Living in the desert Southwest poses special challenges when it comes to UV safety.
If you are new to the area, you may not realize how much of a challenge it can be. And even if you are familiar with the desert sun, if you’re not careful, trouble can still sneak up on you.
Skin cancer is the most common type of cancer in the United States and is diagnosed in more than 2 million Americans each year. People with fair skin, light hair and eye color, or freckles, and persons who sunburn easily are at increased risk of skin cancer. But even if you don’t fit those categories, you can still be at risk, and the prolonged days of sunlight in our region add up over time.
- UV rays are strongest between 10 am and 4 pm
- UV rays are stronger during spring and summer months
- Altitude is a factor – so, for example – mountain hiking can increase your exposure
- The effect of clouds can vary. Sometimes cloud cover blocks some UV from the sun and lowers exposure, while some types of clouds can reflect UV and can increase exposure.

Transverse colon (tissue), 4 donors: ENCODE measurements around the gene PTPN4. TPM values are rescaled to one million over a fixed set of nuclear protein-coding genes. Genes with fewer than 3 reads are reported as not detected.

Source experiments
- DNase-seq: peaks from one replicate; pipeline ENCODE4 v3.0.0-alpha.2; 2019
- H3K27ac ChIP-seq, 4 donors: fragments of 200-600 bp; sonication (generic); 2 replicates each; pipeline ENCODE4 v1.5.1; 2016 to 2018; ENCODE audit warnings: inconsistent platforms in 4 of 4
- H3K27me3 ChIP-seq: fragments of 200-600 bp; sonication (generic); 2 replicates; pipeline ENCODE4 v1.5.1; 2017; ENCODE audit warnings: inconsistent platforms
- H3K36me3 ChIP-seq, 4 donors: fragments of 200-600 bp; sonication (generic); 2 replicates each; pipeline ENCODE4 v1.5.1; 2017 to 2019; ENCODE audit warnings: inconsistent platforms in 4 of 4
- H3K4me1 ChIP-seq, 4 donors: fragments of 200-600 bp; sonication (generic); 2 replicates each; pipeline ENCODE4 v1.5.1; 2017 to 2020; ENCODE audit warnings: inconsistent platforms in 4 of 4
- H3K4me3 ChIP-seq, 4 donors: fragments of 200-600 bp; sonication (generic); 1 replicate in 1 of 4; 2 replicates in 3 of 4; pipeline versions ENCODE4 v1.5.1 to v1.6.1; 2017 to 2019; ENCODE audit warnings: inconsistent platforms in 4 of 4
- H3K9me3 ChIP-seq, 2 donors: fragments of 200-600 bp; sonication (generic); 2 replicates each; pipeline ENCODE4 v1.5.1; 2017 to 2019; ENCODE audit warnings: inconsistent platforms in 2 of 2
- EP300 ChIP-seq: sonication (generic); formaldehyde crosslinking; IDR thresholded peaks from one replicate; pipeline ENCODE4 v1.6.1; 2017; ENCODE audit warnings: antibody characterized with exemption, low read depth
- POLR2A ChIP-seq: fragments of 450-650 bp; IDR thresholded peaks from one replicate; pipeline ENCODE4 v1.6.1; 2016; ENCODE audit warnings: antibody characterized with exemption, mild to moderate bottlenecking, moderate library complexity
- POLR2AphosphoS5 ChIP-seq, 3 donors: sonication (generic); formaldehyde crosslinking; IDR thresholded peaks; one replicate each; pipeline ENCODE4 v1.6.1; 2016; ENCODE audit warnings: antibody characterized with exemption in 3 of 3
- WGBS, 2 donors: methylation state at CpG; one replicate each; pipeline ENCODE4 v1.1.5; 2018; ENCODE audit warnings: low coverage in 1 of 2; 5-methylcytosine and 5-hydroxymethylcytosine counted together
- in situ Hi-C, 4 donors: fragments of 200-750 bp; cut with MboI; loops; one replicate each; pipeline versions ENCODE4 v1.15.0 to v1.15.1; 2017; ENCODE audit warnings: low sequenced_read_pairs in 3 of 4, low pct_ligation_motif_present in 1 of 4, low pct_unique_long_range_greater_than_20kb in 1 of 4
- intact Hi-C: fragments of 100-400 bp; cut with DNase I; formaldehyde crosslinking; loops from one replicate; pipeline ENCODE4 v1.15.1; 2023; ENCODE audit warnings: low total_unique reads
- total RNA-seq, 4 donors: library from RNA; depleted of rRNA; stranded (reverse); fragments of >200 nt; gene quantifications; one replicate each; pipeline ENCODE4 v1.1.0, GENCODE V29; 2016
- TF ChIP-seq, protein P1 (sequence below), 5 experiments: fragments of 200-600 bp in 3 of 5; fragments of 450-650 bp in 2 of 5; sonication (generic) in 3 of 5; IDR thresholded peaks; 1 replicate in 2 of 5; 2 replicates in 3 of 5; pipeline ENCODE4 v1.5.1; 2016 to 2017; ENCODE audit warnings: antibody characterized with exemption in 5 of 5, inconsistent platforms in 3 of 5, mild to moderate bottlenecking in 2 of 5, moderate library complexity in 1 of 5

And here in Las Vegas, it’s important to remember the problem of reflection - UV rays can bounce off surfaces like water, sand, pavement and even grass, leading to an increase in exposure.
There are very simple steps you can take to safeguard from the sun’s rays:
- Wear clothing that's dark and tightly woven
- Wear a wide-brimmed hat and sunglasses
- Remember to apply sunscreen liberally and evenly over all exposed areas – and don’t forget your neck, ears and lips!
- Apply a sunscreen with a SPF of 15 or higher – for children, SPF 30 or higher.
- And remember to re-apply often - after swimming, perspiring and toweling off.
- If you have thin or thinning hair, apply sunscreen to the scalp as well if you don’t wear hats.
- And tanning beds? Just don’t!
- Lastly - avoid the burn whenever you can - sunburns significantly increase one's lifetime risk of developing skin cancer.